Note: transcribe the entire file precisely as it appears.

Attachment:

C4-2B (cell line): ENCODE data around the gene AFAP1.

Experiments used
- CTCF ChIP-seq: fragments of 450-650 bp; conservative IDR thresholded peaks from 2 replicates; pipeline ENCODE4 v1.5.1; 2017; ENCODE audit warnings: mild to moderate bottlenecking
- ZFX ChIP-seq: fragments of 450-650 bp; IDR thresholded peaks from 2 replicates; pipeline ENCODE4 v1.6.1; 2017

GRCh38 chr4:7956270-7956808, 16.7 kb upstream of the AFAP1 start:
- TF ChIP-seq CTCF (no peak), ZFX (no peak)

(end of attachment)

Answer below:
C4-2B (cell line): ENCODE data around the gene AFAP1.

Experiments used
- CTCF ChIP-seq: fragments of 450-650 bp; conservative IDR thresholded peaks from 2 replicates; pipeline ENCODE4 v1.5.1; 2017; ENCODE audit warnings: mild to moderate bottlenecking
- ZFX ChIP-seq: fragments of 450-650 bp; IDR thresholded peaks from 2 replicates; pipeline ENCODE4 v1.6.1; 2017

GRCh38 chr4:7956270-7956808, 16.7 kb upstream of the AFAP1 start:
- TF ChIP-seq CTCF (no peak), ZFX (no peak)